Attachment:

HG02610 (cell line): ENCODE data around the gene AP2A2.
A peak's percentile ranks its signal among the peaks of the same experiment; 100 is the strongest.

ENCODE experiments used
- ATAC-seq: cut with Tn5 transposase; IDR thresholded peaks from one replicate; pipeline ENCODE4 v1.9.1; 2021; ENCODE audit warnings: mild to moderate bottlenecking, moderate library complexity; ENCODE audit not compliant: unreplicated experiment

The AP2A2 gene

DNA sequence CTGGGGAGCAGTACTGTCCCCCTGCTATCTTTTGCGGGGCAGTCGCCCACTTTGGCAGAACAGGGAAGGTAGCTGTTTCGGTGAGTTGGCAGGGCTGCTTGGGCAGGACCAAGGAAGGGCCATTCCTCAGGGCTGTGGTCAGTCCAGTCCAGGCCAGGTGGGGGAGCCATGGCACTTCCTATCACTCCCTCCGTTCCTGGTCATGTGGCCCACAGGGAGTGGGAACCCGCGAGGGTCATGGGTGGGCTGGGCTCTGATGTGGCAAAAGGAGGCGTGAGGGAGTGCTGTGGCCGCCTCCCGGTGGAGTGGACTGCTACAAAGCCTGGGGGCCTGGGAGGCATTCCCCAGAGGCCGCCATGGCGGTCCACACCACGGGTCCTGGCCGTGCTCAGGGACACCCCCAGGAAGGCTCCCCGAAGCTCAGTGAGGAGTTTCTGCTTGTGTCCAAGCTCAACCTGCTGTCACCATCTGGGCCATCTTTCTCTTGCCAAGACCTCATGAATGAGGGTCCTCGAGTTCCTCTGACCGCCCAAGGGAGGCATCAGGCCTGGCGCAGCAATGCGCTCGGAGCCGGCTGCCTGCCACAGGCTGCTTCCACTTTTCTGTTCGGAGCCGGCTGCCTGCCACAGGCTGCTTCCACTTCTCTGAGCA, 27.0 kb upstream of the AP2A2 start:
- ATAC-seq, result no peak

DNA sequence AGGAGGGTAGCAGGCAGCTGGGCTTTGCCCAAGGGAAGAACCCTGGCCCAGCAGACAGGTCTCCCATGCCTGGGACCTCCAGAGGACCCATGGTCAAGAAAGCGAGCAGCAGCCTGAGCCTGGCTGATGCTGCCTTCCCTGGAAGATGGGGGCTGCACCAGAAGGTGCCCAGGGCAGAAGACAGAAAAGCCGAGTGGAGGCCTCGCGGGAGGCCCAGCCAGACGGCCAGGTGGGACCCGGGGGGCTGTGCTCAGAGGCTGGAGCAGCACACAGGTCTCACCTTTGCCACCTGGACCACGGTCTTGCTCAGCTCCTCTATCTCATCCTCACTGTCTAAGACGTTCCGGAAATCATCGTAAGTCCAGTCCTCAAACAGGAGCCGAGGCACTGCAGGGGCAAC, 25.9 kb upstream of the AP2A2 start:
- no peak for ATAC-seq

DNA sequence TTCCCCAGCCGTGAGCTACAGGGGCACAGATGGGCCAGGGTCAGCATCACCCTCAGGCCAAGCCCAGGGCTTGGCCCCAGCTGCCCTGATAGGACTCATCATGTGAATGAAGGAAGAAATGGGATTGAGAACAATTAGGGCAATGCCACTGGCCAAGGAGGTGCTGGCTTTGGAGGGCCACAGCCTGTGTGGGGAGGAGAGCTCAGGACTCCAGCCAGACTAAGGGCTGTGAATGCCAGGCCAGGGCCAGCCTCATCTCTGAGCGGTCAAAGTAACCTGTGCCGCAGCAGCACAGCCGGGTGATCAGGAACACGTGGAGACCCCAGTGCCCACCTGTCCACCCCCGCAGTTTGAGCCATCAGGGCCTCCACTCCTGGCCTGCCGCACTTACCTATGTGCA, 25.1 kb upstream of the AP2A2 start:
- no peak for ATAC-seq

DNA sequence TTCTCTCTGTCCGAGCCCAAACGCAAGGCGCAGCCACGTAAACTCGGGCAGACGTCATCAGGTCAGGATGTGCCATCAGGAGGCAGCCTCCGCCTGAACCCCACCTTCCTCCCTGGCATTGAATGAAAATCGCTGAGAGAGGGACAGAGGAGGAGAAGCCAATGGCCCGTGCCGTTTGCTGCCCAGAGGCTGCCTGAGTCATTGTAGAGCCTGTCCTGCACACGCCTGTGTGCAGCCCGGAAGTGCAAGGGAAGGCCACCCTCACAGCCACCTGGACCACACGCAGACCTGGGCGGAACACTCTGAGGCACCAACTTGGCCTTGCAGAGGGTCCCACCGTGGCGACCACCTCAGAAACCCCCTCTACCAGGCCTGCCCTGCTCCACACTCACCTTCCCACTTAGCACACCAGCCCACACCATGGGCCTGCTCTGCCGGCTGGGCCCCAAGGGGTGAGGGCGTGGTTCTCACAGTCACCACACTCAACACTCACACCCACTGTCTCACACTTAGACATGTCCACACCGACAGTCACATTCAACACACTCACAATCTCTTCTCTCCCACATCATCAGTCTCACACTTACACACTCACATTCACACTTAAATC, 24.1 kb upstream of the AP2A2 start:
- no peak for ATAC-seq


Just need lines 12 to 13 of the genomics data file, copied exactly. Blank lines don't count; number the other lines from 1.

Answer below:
DNA sequence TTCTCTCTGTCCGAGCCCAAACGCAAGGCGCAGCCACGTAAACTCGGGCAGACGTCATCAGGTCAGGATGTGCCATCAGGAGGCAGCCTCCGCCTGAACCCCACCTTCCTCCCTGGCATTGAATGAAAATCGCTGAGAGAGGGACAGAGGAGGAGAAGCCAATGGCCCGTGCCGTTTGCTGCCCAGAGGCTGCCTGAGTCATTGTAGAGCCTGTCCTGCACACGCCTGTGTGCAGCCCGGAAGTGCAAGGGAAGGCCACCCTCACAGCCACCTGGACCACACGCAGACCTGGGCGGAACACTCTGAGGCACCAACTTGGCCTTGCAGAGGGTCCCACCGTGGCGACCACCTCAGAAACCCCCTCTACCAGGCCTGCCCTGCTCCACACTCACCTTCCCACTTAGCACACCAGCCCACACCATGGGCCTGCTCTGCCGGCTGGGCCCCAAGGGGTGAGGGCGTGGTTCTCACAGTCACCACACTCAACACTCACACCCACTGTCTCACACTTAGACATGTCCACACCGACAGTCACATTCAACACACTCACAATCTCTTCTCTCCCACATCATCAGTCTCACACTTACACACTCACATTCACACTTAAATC, 24.1 kb upstream of the AP2A2 start:
- no peak for ATAC-seq